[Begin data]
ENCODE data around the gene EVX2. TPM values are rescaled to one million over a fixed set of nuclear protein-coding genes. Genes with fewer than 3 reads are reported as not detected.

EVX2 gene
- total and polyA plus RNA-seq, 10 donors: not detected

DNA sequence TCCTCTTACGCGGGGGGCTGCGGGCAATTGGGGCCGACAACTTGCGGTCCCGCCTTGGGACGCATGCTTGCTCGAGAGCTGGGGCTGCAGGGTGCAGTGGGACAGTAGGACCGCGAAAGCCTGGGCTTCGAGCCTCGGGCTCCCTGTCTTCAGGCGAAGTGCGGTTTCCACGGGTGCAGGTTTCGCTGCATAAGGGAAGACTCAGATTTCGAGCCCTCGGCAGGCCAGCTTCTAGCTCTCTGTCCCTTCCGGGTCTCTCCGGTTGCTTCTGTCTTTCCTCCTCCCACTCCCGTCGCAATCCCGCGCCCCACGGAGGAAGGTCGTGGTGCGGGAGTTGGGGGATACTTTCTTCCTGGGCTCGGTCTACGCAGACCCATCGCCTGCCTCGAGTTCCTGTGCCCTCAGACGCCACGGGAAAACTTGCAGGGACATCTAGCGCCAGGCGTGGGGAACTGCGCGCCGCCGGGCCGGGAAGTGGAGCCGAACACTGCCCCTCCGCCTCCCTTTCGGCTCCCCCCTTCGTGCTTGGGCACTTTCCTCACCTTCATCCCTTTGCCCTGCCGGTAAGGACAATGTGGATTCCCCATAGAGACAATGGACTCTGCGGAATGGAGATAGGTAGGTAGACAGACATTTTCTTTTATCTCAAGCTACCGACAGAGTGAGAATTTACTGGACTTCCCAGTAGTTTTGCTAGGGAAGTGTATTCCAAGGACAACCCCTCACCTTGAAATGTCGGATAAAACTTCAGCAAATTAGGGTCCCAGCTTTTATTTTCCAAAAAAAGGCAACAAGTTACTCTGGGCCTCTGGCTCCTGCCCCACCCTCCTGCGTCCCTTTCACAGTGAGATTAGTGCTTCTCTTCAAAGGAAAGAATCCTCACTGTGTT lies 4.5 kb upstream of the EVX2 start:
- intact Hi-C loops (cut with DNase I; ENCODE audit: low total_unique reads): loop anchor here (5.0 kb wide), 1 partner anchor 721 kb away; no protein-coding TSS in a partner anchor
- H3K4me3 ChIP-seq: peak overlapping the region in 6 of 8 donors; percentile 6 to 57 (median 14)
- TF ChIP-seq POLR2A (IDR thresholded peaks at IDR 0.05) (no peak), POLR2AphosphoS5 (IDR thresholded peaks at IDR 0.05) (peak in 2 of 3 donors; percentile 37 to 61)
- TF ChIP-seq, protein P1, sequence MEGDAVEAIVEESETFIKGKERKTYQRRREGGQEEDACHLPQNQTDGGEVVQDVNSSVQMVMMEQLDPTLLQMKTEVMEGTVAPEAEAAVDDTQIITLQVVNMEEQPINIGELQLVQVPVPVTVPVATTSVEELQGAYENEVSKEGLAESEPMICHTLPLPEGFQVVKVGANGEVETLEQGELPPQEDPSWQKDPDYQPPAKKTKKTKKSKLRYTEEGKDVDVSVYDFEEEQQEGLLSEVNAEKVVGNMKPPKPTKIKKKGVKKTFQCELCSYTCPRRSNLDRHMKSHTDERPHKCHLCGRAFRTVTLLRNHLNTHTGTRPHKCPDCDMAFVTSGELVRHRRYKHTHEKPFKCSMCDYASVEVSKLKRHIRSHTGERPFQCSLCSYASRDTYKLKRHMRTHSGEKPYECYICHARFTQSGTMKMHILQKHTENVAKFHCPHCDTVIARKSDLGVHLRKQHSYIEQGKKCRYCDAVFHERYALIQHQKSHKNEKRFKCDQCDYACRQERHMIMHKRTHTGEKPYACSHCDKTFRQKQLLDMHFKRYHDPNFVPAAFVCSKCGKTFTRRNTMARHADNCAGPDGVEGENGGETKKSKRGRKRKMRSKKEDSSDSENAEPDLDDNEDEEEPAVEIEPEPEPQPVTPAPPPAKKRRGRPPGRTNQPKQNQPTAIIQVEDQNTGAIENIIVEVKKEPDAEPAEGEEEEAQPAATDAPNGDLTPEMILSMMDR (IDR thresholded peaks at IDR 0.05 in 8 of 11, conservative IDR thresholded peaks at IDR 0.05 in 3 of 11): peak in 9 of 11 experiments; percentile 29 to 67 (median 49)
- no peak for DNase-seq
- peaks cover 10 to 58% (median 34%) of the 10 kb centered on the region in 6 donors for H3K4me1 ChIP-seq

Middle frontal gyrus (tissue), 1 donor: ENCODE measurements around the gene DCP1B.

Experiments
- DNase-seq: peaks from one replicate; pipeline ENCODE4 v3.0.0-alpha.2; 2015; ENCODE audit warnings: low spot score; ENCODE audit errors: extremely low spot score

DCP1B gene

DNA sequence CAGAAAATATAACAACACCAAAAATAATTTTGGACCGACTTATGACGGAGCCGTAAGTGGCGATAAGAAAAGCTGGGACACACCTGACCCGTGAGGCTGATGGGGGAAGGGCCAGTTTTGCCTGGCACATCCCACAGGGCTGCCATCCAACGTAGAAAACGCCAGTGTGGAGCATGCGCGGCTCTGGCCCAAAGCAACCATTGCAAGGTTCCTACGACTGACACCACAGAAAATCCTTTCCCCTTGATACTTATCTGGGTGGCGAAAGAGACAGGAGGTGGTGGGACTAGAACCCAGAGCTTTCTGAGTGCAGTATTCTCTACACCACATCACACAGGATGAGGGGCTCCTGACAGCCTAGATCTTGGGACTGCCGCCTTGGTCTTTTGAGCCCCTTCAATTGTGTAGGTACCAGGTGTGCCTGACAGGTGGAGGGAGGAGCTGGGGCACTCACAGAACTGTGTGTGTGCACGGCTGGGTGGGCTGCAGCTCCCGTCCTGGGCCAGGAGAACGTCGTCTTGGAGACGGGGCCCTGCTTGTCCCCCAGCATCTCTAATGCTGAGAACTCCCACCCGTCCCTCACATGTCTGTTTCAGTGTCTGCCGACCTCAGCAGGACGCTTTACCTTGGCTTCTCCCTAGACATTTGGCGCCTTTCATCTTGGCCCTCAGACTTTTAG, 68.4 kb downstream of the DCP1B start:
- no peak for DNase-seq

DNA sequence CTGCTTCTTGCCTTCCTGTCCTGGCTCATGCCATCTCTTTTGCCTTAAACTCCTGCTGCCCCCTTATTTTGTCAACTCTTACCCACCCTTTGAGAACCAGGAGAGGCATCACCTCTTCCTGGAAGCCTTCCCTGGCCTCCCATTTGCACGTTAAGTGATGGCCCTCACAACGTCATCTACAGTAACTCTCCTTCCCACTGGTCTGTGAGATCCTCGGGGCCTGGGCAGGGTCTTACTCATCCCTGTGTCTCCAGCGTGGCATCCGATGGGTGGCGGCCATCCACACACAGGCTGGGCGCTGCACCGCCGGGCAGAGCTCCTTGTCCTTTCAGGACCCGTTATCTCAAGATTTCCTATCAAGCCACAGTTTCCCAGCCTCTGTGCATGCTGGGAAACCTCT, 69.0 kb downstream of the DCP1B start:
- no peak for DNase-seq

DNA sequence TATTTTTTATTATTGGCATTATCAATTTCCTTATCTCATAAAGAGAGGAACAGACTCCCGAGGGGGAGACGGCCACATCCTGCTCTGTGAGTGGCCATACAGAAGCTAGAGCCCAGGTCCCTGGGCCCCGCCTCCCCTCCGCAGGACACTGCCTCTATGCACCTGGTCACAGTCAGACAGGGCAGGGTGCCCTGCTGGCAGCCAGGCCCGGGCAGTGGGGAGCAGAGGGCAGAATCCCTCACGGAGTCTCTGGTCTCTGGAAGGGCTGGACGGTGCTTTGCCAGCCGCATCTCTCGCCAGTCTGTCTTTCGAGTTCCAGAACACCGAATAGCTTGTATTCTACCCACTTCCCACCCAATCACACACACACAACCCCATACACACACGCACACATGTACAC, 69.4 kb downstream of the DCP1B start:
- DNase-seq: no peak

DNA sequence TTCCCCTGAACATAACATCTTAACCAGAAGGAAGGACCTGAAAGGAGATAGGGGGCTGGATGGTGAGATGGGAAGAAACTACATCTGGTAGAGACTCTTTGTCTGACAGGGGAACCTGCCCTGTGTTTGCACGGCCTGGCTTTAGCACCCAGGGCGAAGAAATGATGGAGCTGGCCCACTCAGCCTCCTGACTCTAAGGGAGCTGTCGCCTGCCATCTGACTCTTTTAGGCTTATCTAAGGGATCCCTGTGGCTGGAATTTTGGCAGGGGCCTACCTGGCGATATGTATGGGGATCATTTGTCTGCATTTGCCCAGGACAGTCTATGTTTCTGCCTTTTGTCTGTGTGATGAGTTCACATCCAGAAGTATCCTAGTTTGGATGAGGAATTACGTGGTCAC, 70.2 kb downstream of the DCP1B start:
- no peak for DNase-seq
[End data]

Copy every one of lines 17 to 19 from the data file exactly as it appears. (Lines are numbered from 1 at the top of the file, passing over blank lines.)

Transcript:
DNA sequence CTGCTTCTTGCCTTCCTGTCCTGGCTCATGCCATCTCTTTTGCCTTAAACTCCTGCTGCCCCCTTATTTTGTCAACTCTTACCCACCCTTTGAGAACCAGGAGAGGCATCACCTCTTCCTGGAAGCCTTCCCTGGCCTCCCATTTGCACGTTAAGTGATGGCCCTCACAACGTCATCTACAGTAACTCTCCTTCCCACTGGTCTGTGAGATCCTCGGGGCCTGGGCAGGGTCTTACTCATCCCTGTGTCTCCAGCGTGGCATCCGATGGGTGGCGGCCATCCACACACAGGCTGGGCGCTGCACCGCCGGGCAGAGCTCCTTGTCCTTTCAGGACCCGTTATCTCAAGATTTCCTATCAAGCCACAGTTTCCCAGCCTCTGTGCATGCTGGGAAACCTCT, 69.0 kb downstream of the DCP1B start:
- no peak for DNase-seq

DNA sequence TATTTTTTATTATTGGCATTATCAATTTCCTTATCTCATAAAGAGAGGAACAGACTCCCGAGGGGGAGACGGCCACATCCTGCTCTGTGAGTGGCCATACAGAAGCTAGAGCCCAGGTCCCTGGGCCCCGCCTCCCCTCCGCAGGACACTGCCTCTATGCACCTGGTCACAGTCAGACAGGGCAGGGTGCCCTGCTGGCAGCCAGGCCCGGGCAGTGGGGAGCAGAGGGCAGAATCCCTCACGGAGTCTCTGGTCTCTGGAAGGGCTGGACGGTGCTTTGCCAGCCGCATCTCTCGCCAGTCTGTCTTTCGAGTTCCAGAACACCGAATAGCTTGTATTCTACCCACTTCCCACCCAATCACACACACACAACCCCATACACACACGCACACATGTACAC, 69.4 kb downstream of the DCP1B start: